There are mistakes and mistakes. I think a diner should be sympathetic but it isn't their responsibility to second guess the cause of a restaurant's problems. How is that elitist?

I had a similar experience as a young poor student. Took my vegetarian girl friend to a restaurant, checked with the waiter that a dish is (or could be served as - I forget exactly) vegetarian. She was served a dish with meat slices in it. We sent it back and the waiter brought the replacement - the same dish with most of the meat picked out, except for the pieces overlooked at the bottom of the plate where she discovered them while eating. Maybe not the waiter's "mistake"??? I don't care - he is our contact with the kitchen, and responsible for our service. He should have been aware of what was going on, he is the one who should be providing a proper fix for the problem once he was informed. And if it wasn't his problem he should engage management to fix the problem and smooth ruffled feathers.

Oh, and I did tip, anyway. There are few circumstances I can think of where I wouldn't leave a tip.

I think the OP asked a reasonable question that should be taken at face value. If I was seated at a table with water dripping on it I would ask to be moved. If that didn't happen, I'd probably walk out. He has reason to be annoyed if his order isn't taken in reasonable time - particularly if it is clear the place isn't that busy or that others are getting much better service.

Under the North American system, shouldn't the tip should reflect the service? It sucks for the waiter and it sucks for the customer. But overall if the service is good the waiter will do ok. Why else would the dollar value be higher at a fancy place than at a diner? Perhaps if a good waiter is working in a place that is so poorly managed that they can't present a quality meal, then they should look for work elsewhere.
It's almost never bad to feed someone.

#26 patrickamory

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Posted 24 July 2011 - 09:07 AM

Under the North American system, shouldn't the tip should reflect the service?


Yes, but only to the extent that it's greater than the minimum for exceptional service, and less than the minimum for truly awful service.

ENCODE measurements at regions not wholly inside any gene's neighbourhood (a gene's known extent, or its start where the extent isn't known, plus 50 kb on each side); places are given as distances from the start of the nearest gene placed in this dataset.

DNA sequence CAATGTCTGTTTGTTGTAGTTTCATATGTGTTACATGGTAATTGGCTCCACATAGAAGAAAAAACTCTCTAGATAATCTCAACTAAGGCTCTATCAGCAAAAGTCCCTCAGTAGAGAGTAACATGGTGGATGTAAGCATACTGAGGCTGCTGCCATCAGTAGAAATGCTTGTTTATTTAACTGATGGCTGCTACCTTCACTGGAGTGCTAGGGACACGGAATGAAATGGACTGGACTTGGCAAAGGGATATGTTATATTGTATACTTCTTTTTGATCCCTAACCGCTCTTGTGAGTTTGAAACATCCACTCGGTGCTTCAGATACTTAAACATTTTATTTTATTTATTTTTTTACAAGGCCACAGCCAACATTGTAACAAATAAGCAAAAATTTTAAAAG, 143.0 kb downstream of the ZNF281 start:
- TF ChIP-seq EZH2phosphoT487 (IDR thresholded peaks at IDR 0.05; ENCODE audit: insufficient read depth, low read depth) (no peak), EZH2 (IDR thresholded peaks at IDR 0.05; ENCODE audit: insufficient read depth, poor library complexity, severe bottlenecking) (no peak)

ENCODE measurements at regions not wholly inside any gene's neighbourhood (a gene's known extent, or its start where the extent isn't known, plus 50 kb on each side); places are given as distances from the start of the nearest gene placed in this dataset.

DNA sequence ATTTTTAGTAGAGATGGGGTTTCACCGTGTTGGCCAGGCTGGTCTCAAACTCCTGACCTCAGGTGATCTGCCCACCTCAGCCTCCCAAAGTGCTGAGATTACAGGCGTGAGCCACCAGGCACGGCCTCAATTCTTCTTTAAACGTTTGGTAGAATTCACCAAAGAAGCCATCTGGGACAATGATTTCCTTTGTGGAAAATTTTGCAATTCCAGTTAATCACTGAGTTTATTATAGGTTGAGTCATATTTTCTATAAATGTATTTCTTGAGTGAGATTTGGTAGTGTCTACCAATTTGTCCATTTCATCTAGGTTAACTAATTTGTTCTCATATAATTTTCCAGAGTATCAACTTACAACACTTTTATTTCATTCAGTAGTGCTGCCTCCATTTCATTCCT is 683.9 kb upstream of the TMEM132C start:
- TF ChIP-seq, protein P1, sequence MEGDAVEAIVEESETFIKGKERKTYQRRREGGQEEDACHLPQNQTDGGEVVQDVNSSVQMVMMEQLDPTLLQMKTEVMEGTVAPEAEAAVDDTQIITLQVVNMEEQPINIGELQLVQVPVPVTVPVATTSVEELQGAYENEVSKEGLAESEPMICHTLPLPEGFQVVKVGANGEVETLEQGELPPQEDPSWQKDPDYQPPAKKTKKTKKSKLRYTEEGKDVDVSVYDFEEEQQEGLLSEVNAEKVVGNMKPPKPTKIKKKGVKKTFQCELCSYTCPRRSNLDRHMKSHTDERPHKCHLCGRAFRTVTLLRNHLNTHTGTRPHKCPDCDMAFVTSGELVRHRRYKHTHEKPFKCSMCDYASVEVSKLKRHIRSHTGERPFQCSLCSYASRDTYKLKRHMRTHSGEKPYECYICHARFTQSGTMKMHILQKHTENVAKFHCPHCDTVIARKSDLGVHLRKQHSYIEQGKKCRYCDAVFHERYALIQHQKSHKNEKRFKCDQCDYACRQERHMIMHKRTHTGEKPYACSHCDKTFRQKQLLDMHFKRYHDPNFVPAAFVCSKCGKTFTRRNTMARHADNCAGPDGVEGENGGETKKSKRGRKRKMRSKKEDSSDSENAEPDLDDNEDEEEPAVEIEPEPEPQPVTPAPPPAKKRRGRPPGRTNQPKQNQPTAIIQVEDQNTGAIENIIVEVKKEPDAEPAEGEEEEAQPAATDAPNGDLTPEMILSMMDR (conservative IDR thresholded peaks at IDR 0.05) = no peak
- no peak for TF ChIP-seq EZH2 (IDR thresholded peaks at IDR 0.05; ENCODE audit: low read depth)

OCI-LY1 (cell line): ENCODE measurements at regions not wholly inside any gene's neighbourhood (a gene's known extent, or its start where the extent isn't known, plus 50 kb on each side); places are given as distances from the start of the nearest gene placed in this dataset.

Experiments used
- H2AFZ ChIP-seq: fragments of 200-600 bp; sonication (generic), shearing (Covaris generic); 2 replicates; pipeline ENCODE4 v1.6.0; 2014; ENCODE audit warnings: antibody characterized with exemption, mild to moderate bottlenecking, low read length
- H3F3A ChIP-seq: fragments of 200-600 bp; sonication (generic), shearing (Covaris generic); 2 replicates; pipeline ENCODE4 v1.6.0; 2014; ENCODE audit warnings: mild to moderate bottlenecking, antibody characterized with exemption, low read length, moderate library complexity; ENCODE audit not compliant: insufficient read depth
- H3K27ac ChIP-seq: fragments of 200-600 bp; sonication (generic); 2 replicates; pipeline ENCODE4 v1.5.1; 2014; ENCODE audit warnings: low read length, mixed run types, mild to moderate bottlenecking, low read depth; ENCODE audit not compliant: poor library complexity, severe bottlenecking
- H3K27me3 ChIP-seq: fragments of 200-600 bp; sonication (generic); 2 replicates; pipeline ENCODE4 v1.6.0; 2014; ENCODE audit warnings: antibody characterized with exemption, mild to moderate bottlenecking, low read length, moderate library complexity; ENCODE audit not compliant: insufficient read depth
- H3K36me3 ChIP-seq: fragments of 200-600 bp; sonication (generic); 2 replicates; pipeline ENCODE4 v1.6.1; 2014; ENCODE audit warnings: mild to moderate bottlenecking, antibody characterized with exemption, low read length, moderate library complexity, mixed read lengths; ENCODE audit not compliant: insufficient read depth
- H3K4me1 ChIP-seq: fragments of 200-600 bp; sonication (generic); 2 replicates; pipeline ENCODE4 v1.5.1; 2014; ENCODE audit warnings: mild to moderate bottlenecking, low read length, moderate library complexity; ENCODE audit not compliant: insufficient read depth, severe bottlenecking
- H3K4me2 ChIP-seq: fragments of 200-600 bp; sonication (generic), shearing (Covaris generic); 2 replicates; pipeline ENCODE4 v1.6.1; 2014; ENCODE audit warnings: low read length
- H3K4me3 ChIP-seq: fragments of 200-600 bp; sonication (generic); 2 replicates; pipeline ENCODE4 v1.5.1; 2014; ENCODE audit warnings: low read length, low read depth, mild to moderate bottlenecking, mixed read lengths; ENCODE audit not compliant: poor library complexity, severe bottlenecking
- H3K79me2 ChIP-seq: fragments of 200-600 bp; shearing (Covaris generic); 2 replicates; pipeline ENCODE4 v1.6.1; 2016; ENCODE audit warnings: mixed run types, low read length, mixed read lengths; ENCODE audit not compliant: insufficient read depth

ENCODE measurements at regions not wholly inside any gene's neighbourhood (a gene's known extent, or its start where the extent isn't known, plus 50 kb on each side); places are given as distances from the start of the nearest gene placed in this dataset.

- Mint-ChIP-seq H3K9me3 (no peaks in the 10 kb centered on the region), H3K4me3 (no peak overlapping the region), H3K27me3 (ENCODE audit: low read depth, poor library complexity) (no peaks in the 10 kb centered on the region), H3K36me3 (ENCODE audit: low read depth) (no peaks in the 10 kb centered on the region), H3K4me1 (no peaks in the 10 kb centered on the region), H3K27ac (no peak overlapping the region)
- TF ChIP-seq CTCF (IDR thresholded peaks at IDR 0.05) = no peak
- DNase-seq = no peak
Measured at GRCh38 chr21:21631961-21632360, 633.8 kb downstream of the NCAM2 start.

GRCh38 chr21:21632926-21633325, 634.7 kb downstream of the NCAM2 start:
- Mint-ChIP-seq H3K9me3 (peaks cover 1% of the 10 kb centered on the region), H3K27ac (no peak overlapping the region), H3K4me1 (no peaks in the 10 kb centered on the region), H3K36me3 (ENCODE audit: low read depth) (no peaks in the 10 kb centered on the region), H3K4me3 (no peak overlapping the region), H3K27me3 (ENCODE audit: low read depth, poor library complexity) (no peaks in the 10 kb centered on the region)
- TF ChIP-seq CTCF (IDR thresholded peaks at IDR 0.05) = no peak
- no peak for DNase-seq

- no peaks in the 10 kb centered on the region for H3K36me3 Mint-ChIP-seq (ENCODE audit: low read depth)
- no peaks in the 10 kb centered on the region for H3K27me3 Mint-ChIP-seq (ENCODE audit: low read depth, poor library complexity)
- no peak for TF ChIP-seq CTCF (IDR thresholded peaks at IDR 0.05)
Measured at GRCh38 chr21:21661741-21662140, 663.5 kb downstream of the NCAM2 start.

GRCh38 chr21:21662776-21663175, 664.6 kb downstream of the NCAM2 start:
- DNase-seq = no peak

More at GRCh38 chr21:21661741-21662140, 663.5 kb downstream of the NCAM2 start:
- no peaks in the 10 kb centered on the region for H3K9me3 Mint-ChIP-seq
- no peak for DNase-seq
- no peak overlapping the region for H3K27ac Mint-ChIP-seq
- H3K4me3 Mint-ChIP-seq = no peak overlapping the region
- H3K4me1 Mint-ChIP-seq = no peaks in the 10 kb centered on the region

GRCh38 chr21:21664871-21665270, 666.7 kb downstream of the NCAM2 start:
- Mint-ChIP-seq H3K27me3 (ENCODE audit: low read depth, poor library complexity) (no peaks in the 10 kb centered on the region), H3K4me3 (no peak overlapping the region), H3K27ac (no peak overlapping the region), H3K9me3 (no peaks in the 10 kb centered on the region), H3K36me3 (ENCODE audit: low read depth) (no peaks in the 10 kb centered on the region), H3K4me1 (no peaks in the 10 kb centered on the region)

95% of the time you will be leaving 20% (arguably 15% away from the coasts and Chicago), because the employers and the state assume that that amount is part of the waiter's living wage.

Edited by patrickamory, 24 July 2011 - 09:09 AM.


#27 Edward J

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Posted 24 July 2011 - 10:02 AM

[Under the North American system, shouldn't the tip should reflect the service?


This is a question that ranks up there with "What is a Chef?"

Here are my thoughts on tipping:

The guest tips a percentage of the entire bill, right? That is to say, a percentage of the entire dining experience. Now, the server works very hard, but every one in that establishment is responsible for the entire dining experience.

Doesn't make sense for me, in perfect world the tip would be split up.

But Patrickamory brings up some very good points.

Firstly, I mst declare that I never really have been to the States--other than an obligatory pilgramage to see the duck and the mouses when the kids were small.

Currently, in B.C. (British Columbia, Canada) the minimum wage is $8.25/hr. Provincial Gov't will raise this to $10.00 in the next two years, probably in two "jumps" or increases of a dollar each. There are no "minimum, minimum" wages for waiters, they get the eight bucks plus tips. With the recession, a new law on lower blood alcohol levels (.05%) and now the new minimum wage, many of the restaurants are screaming--a triple whammy. A proposal for a "minium, minimum" wage for servers that will be cheaper than the minimum wage will be given to the Provincial Gov't.

I am set dead against this, and I wrote to the lobbying group with a letter in which I made two points. The first was about tips itself, same as what I wrote in the above paragraph--the waiter can not possibly claim a percentage of the entire dining experience. The second point I made was that there are no standards--no benchmarks or qualifications for waiters, so how can you have a special wage for a singled out trade that doesn't even have standards?

#28 Jaymes

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Posted 24 July 2011 - 10:40 AM


2) When the guest deduces that the server is a family member of the owner

I'm not with you on that one. I know a person who owns a small restaurant. She has a cook and one server working at any given time. During one of those shifts, her daughter is the server. She does the same work as the other servers, gets the same pay as the other servers and has the same living expenses as the other servers. Why is she less deserving of a tip based entirely on her being the owners daughter?


There was a Chinese restaurant in our small town. It was run entirely by the family - mother, much older dad, two teenaged boys.

The dad basically hung around and did absolutely nothing, other than (very) occasional cash register duty. The mom did all the cooking and much of the cleanup and often dashed out of the kitchen and over to the cash register, while the dad sat on his rear at a corner table, reading and keeping an eagle eye on the diners. The sons waited tables and helped with cleanup.

I always tipped 20%. But very few locals (if any) other than I tipped at all. Those two boys went to our local high school and everyone knew them. They said that as soon as they got a table bussed, and picked up the tip, they had to hand it over to the parents who were about as miserly as it's possible to get.